I Hear That Train a’Comin’

I Hear That Train a’Comin’ by James Howard Kunstler

Think of the American two-party political system as two ramshackle freight trains running towards each other over old, neglected tracks, on a one-year collision course. Will there even be two parties left for the 2020 election?

The Republican Party is a train of booby-trapped freight cars that can blow at any time. The engine is running on the fumes of the financialized economy. The engineer, Mr. Trump, only has his eye on the gauge that represents the stock market, which produces the gaseous emanations running his train. But the tank cars are leaking. The vapors are highly flammable. Any little spark can set it off, and surely will.

The Democratic Party is carrying seventeen gondola cars of the worst political scandal in US history: RussiaGate, the attempted coup d’état by national gaslighting, which will expose dozens of party officers and foot-soldiers in an actual criminal conspiracy, and subject them to ignominious prosecution in the heart of the election year. The damage could run as high as former President Obama when all is said and done, with Mrs. Clinton dragged under the wheels in the ensuing train wreck. It will be ugly and embarrassing to the max.

The Dem’s train also includes the circus cars of its identity politics hustlers, Reps AOC, Ilhan Omar, Rashida Tlaib, and Ayanna Pressley plus the sideshow of so-far-suppressed Joe Biden scandals concerning massive cash payoffs from Ukraine and China to his entrepreneurial son, Hunter — conveniently arranged during his Dad’s official trips to those places as Vice-president.

There is reason to believe that a majority of voters are good and goddam sick of identity hustling and the tiresome racket of political correctness that spawned it. They see its bottomless appetite for grievance and complaint — against a reality in which life is difficult for everybody, not just self-proclaimed victims of oppression. They smell the odor of bad faith in the party’s campaign for an open border with Mexico and its abject refusal to legislate immigration law reform — while grandstanding about the alleged mistreatment of people who cross the border illegally. Most of all, they are sick of the endless moral instruction and coercion, especially over “gender” issues and sexual boundary-stretching, the parades of freaks in dog masks, ball gags, and S & M get-ups, not to mention the utter insanity of the drag queen story hour, in which men perform as monstrous caricatures of women for impressionable six-year-olds. That is what it’s come to for the party of Franklin Roosevelt and Jack Kennedy.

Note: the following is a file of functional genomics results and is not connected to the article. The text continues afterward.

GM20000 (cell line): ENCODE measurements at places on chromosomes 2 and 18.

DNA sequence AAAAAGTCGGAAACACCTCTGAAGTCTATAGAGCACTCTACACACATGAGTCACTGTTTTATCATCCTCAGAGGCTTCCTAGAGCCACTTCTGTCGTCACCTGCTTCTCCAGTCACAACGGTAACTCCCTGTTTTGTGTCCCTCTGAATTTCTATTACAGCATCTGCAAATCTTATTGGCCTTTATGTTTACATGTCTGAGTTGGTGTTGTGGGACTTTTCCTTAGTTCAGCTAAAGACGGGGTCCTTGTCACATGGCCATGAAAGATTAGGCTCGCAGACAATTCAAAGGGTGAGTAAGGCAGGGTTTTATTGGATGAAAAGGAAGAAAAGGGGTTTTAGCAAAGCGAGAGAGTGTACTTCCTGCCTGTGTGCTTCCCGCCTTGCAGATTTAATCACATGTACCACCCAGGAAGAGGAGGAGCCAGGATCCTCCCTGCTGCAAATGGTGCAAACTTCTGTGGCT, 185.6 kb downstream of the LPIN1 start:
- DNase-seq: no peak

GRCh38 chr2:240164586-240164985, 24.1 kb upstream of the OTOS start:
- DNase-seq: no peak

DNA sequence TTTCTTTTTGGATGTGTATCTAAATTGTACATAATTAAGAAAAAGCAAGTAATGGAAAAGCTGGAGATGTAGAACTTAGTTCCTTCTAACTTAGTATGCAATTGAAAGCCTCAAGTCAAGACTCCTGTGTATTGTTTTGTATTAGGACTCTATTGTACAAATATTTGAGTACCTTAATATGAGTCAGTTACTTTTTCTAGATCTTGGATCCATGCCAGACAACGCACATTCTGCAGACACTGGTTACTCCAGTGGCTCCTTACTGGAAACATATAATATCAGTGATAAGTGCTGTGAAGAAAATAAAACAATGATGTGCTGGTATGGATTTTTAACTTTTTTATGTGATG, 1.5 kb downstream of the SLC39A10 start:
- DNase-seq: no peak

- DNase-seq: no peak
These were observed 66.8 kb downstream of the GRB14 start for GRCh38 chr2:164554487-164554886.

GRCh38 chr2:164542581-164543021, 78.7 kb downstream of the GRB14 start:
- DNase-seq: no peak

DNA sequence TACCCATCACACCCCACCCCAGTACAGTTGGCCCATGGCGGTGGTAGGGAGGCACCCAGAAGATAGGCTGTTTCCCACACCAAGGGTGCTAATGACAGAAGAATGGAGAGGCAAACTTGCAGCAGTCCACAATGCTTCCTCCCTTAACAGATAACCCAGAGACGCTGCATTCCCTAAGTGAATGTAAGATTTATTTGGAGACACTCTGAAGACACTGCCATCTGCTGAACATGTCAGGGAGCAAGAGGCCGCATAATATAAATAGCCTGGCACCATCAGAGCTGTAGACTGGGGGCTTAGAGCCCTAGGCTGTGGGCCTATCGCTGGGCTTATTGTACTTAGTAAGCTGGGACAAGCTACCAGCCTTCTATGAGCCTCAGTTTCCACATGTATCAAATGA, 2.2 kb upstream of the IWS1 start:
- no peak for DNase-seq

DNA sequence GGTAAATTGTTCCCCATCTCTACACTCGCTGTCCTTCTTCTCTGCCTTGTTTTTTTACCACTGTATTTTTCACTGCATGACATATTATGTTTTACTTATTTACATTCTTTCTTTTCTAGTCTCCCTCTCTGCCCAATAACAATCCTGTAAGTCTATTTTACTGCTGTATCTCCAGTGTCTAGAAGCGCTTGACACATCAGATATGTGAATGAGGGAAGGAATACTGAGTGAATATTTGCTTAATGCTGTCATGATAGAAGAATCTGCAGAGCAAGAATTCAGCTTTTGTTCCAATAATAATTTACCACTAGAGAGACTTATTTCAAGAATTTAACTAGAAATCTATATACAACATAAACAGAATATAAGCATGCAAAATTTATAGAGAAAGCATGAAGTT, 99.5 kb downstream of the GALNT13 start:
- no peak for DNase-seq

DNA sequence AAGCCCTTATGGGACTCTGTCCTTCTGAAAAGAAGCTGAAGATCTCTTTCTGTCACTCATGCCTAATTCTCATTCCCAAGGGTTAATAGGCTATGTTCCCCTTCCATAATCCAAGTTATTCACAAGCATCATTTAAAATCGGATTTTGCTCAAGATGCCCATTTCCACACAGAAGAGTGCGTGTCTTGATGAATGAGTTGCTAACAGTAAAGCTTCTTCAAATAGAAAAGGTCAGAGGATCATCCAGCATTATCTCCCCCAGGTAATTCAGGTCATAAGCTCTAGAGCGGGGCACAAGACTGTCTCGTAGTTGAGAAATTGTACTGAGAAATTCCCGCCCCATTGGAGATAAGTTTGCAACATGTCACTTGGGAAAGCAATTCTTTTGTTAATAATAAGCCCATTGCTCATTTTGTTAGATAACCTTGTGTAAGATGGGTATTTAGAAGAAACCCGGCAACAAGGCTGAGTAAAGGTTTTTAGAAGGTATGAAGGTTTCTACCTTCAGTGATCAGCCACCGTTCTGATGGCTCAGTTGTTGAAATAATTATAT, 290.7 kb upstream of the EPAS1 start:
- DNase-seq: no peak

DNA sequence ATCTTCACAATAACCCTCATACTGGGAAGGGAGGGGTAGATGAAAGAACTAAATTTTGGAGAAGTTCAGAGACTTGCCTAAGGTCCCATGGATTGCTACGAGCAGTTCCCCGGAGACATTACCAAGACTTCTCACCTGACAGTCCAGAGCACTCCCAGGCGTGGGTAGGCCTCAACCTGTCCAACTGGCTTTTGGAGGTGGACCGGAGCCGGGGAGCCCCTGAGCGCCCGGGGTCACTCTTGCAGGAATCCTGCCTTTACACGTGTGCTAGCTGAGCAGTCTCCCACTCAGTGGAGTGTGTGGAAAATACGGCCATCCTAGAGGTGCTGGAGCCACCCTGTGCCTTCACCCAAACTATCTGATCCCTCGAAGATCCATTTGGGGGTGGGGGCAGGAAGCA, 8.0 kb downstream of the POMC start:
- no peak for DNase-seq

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James Howard Kunstler

James Howard Kunstler says he wrote The Geography of Nowhere, “Because I believe a lot of people share my feelings about the tragic landscape of highway strips, parking lots, housing tracts, mega-malls, junked cities, and ravaged countryside that makes up the everyday environment where most Americans live and work.” Home From Nowhere was a continuation of that discussion with an emphasis on the remedies. A portion of it appeared as the cover story in the September 1996 Atlantic Monthly. His next book in the series, The City in Mind: Notes on the Urban Condition, published by Simon & Schuster / Free Press, is a look a wide-ranging look at cities here and abroad, an inquiry into what makes them great (or miserable), and in particular what America is going to do with it’s mutilated cities.